You can just connect this unit between your CD and pre-amp , or between pre-amp to power amp, no extra power amp required and no extra subwoofer speaker needed, just use your own set of speaker systems and it will sound like you have added a super performance subwoofer. Many customer complaint they spent many thousands on their brand name audiophile system, but still can't get the real live performance effect . The major reason is live performance give out music with full range of spectrum (from 10Hz to 50Khz) , if your system can't regenerate truthfully in the very low frequency spectrum (10Hz to 50Hz range) , you will never get the real live performance feeling. Once added this unit into their system, every customers can easily get back the live performance sound stage response, much more musicality and openness. You will never get the same boost in peformance with the same amount of investment in any other products.

Dual input version Dual XLR+RCA input version add C$250

Specification :

Input impedance : 100Kohm , Output impedance: 100ohm

Frequency response : 10Hz - 100KHz (-3db)

S/N : > 100db

Customer feedback: (from Wolfgang)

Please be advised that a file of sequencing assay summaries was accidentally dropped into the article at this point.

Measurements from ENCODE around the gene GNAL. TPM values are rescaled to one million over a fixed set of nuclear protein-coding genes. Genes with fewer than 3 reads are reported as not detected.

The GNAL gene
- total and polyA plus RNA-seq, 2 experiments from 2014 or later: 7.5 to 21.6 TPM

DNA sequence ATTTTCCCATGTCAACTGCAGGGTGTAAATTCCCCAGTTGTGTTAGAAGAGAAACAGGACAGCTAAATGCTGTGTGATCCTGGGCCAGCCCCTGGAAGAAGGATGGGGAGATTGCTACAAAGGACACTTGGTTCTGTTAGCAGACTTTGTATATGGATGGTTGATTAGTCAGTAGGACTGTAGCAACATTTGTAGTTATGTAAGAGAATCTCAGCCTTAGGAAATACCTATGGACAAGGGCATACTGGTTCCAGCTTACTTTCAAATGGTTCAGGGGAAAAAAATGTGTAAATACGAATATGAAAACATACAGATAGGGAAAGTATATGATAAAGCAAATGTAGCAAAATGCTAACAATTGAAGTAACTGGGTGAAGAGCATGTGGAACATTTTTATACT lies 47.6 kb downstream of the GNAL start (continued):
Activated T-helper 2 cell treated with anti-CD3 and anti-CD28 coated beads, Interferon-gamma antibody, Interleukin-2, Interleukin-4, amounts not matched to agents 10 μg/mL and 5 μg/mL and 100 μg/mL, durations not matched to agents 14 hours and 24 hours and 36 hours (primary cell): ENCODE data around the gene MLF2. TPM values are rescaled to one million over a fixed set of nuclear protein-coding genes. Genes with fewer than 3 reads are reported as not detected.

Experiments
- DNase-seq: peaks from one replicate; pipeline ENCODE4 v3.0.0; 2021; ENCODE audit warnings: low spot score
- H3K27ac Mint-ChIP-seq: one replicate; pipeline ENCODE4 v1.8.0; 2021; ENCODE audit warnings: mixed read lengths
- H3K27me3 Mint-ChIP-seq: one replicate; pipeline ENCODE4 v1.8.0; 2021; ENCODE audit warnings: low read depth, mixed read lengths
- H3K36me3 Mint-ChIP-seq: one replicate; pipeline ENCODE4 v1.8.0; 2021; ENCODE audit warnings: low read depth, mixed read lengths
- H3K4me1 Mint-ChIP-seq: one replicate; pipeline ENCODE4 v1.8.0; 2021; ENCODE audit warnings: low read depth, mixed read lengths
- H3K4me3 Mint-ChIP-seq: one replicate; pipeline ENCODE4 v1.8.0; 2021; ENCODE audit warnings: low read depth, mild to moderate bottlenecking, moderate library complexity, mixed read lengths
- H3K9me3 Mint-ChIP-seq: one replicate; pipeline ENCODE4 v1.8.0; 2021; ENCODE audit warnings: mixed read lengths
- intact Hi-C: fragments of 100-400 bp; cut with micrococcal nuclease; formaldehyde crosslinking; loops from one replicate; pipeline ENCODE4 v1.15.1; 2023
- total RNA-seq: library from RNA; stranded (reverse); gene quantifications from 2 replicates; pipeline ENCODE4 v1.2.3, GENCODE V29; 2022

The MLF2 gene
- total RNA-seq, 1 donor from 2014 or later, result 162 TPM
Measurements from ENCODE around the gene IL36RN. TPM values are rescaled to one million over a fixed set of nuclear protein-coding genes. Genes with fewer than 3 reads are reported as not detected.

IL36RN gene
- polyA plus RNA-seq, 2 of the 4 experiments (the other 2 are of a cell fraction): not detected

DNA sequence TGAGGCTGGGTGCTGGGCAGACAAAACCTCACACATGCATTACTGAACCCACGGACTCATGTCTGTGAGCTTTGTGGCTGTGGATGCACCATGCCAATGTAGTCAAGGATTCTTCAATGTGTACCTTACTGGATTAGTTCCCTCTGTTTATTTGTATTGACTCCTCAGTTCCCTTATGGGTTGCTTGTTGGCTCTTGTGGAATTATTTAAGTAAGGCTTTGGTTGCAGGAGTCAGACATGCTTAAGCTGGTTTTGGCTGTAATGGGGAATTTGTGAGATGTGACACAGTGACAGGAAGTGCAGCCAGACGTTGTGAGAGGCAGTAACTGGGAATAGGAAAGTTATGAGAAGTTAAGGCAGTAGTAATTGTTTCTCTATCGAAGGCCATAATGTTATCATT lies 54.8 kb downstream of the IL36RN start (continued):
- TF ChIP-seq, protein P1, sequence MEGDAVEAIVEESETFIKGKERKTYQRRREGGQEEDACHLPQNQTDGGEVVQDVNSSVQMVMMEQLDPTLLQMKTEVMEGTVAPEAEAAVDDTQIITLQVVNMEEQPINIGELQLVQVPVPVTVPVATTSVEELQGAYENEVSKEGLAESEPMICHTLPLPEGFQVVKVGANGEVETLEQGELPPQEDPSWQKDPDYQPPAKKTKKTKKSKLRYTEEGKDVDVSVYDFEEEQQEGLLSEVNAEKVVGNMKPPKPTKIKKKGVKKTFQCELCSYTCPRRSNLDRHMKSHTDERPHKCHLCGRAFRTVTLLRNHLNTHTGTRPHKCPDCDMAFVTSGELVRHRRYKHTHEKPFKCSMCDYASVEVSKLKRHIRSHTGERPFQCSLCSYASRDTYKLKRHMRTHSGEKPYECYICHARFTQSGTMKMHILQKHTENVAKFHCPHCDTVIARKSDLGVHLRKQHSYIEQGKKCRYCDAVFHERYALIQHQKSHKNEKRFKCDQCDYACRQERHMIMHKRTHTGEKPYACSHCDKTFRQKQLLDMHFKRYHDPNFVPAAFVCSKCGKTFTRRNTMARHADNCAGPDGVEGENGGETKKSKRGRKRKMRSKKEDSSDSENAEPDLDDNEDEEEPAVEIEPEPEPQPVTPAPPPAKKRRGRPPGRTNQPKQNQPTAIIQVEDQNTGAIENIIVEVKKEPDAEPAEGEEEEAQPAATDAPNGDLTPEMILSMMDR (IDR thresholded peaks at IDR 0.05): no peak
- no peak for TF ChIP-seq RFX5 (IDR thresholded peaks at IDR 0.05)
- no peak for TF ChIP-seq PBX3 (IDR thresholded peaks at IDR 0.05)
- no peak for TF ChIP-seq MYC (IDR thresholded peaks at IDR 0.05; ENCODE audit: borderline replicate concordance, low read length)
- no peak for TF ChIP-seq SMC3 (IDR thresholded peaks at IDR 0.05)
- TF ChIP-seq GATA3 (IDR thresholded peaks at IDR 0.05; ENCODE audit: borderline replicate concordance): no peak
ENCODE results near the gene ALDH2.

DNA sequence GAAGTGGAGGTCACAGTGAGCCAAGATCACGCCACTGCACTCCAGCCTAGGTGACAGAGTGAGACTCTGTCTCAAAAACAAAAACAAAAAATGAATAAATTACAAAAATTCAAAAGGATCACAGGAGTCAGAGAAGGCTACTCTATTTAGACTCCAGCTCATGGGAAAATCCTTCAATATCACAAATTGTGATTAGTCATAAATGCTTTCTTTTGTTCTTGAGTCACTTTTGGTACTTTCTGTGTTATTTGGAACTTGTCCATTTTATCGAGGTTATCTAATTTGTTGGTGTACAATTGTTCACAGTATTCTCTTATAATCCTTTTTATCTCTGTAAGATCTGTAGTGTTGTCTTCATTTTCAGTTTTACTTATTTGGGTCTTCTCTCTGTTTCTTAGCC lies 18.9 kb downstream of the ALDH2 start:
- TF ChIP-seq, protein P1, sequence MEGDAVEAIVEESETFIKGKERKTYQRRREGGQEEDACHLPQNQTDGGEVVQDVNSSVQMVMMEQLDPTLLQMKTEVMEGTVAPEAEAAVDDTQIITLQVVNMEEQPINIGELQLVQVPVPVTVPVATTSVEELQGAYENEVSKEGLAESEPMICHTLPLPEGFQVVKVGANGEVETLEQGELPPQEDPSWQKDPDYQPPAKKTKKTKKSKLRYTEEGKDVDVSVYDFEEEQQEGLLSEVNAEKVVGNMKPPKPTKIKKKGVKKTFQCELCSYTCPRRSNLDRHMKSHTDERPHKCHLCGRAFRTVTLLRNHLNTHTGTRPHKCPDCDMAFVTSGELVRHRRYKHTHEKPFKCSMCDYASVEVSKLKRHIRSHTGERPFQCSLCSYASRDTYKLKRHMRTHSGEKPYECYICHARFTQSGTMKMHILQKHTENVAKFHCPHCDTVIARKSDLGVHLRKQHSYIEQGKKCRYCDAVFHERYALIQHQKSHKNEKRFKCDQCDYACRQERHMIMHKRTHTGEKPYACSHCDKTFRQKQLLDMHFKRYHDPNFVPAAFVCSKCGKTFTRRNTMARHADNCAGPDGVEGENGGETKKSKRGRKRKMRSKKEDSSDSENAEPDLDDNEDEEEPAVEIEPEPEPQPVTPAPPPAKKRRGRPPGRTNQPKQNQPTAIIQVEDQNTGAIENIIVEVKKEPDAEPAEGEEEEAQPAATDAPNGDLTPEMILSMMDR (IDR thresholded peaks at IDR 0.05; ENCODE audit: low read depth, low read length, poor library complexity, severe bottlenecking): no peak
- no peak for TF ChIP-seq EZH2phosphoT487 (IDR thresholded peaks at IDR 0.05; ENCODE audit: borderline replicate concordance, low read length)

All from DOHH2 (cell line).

I recently had the good fortune to find my way to the sound studio of Space-tech Laboratories in New Westminster B.C., Canada. A friend had recommended the visit to address a problem I was having with a much loved Rogue Audio 99 Super Magnum pre-amp—which was passing a persistent buzz into my audio system. Albert, chief tech, designer and proprietor of Space-tech took a close look at the Rogue and declared it not to be the culprit—sending me home to run down the real cause which turned out to be a disagreement between the Rogue and the Rotel solid state amplifier to which it had been mated for years. Upon reporting back to Albert about resolution of the buzz problem, I happened to ask his views on the best way to connect my two sub-woofers to a PrimaLuna Premium HP tube amp which I had purchased years ago to eventually replace the Rotel, but which lacked the former’s line-outs for sub connection. Albert suggested various options and methods of connection, but then nonchalantly added one I had not considered, which was to eliminate the sub-woofers altogether. I explained that I needed the subwoofers as my listening room (read: living room) was a sonically challenged—and my twin B&W PV1’s were the only solution that had even begun to address the problem. Albert handed me a small (11’X6’X3’) non-descript electronic (active) black box labelled “ASX 103 MK3 Subsonic Correction Unit”. He explained its’ underlying principles. Essentially, the unit inputs a signal from a source or a pre-amp, augments the signal at the low end of the frequency spectrum, allowing user adjustment by way of two face plate mounted potentiometers attenuating the 18HZ and <80Hz points along with a third potentiometer which governs the over-all strength of the effect on the out-put signal. The technicalities of how the unit accomplishes this are laid out more explicitly and scientifically on Space-tech’s website. It was enough for me to understand that the unit accomplishes its purpose without degrading the input signal at all, in effect processing 100% of the signal received and outputting 115% of the same signal. The “corrected” signal, to use Space-tech’s nomenclature, is specifically intended to augment the mid-range and low-range portions of the frequency spectrum so as to allow your own speaker drivers to deliver more of these parts of the spectrum then they do on their own. Albert called the unit a “virtual sub-woofer” that expands the mechanical function and effect of your speaker’s existing drivers.